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Concerned Citizens, Progressive Voters Flock to Nader Rally

By Frank Dabek

STAFF REPORTER

When 12,000 supporters of Green Party nominee Ralph Nader rolled into Boston for a massive rally, it wasn’t surprising to see throngs of local college students or activists handing out flyers calling for the freedom of Mumia Abu-Jamal.

But a retired schoolteacher from Arlington? Republicans? The 2000 version of Nader’s Raiders run the gamut in age from twenty-something Glenn Barnes of Waltham to Stella Benzer, a half-century his senior. And while most of those at the event were defecting from the Democratic party, Harriet Hope of Lynnfield votes Republican.

The causes espoused by those attending the Fleet Center event on Sunday represent a significant slice of the spectrum of progressive causes. Barnes was supporting Nader because he is “committed to public interest issues: protecting the environment, protecting consumers” and is “talking about campaign reform seriously.”

Benzer, a resident of Newton, Polish immigrant, and self-proclaimed “passionate peacenik,” is attracted to Nader’s foreign policy: “having been through the hell of the Second World War, I believe there is no good war and no bad peace.”

Liz Blumenthal, a retired schoolteacher from Arlington, looks to Nader to reduce the wealth gap in America.

David J. Strozzi G, head of the MIT Greens, said that Nader represents a number of causes that appeal to students, including the problems of “sweatshop” labor, environmental reform, and health insurance. “Our parents will be dead by the time global warming hits, but we won’t be,” he said.

David Van Strang, a retired Unitarian minister from New Hampshire, echoed the most common refrain. “We’ve got to do something to break the control of corporate control over our entire society.”

Nader for traditional populism

Nader and a bevy of warm-up speakers, including former talk-show host Phil Donahue, civil rights activist Mel King, political satirist Michael Moore, and Phil Zin, author of the populist tome A People’s History of the United States, managed to cover all of these topics in a rambling afternoon of speeches.

The topics, for the most part, were traditional Nader populism. However, the production, complete with confetti and a Rage Against the Machine soundtrack, was out of character for the usually austere candidate.

Nader’s address centered around the issue of corporate control. If given the chance to participate in today’s debate, Nader said that he would ask Bush and Gore how they planned “to shift power from the hands of the giant corporations which have a grip over our government, environment, workplace and marketplace ... to the workers, consumers, taxpayers and voters of America?”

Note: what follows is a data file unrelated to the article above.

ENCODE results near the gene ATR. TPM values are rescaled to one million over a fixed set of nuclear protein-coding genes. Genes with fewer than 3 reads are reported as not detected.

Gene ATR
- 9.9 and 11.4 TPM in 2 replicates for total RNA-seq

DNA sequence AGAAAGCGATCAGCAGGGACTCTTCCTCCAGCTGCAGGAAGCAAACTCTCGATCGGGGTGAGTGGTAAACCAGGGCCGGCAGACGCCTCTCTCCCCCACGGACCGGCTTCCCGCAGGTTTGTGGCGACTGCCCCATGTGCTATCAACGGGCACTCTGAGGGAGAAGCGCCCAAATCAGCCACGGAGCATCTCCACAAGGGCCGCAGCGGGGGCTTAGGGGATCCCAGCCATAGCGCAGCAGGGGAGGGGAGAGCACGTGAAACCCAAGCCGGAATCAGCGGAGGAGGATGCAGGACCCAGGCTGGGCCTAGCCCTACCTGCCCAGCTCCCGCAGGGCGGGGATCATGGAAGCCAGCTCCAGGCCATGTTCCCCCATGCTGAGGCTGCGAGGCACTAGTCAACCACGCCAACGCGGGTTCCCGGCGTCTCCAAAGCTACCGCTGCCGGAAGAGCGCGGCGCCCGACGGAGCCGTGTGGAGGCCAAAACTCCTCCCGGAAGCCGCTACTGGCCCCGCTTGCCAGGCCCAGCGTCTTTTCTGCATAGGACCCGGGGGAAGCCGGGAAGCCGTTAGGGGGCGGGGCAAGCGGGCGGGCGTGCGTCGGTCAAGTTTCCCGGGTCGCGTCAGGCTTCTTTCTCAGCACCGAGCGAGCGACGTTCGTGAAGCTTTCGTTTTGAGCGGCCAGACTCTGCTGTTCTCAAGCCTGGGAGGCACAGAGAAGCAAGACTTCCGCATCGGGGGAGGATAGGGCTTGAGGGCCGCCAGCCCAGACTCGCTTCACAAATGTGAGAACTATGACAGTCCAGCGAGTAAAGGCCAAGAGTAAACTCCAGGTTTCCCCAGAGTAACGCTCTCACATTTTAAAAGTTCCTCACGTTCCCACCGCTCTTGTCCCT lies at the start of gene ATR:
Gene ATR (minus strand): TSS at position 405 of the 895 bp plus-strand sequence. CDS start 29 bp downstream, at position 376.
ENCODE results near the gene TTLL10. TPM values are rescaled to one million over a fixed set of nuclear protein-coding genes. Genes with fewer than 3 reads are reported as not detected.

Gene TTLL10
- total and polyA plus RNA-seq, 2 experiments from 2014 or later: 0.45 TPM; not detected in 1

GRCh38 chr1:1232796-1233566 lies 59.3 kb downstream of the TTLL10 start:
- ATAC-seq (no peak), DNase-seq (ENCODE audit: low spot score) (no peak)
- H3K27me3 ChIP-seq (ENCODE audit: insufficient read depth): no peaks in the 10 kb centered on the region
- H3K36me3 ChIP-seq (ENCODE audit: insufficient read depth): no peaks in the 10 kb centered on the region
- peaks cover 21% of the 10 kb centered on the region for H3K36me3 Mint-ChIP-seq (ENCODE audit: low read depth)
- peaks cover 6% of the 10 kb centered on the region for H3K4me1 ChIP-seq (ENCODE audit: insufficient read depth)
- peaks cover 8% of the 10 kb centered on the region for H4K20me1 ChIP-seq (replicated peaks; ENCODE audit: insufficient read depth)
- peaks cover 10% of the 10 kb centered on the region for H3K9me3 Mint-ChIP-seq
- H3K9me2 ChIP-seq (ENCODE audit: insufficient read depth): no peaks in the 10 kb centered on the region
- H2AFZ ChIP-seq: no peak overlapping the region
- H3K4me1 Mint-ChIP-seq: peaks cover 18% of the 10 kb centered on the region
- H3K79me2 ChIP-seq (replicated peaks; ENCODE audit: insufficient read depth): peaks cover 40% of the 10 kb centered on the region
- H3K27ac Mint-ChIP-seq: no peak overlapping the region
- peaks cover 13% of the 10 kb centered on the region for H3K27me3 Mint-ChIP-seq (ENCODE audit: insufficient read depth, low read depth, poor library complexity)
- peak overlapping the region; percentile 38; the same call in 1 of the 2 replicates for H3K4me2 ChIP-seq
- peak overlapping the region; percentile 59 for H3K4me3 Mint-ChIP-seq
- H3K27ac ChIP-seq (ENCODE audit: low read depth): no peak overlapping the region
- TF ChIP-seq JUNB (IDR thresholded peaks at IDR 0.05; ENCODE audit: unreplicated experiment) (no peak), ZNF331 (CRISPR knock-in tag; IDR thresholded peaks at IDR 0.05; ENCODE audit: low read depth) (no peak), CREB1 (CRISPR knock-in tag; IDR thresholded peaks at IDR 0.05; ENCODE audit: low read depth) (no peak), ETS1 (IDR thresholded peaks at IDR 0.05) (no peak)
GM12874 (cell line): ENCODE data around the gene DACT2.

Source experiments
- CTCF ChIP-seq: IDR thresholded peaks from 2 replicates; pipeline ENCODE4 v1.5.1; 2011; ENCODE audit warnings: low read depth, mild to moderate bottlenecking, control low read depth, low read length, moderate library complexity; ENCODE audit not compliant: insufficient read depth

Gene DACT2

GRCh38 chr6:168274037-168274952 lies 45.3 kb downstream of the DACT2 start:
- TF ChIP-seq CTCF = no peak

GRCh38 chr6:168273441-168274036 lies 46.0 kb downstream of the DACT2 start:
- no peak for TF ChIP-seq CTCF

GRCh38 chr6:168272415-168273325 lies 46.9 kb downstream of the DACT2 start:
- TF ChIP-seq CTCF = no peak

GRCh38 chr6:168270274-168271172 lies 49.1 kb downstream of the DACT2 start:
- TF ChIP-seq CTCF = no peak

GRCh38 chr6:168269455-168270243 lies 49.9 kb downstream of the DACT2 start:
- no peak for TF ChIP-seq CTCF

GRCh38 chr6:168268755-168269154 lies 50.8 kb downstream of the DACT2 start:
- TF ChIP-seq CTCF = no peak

From this core question, Nader called for a new national focus on domestic issues. “We need a Marshall Plan to abolish poverty and abolish class and race distinction,” he said. That plan calls for repairing schools, protecting the environment, expanding mass transit, guaranteeing health coverage, and providing affordable housing.

To fund this far-reaching program, Nader would dramatically reduce defense spending and put and end to what he termed “corporate welfare,” tax breaks and incentives offered to businesses. The government should “focus on human need over corporate greed,” he said.

Nader, as usual, snapped off a variety of figures to back up his arguments. Corporations, for instance, pay only 15 percent of the total tax burden in the United States, he said.

Nader also called for a reform of the “criminal injustice system” including a shift in drug policy to rehabilitation and prevention from punishment.

He showed a continuing willingness to attack his opponents. Gore, Nader said, “doesn’t know what it means to stand up.” His scorn for Bush was even more evident: It’s not a surprise Bush supports education, Nader said, since “he needs so much of it.”

Nader also continued to contend that the two major parties hold identical stands on important issues and have been corrupted by the current campaign finance system. “Our country is more important than your fundraisers,” he said. The Green Party is running without “soft money” or donations from political action committees (PACs). In one of his more colorful turns of phrase, Nader compared the reforms to “a great green wind of justice that is sweeping across this country.”

What really united the variety of supporters and smattering of causes was a will, as Nader urged, to “build a mighty progressive political movement.”

“Why not today?” he asked.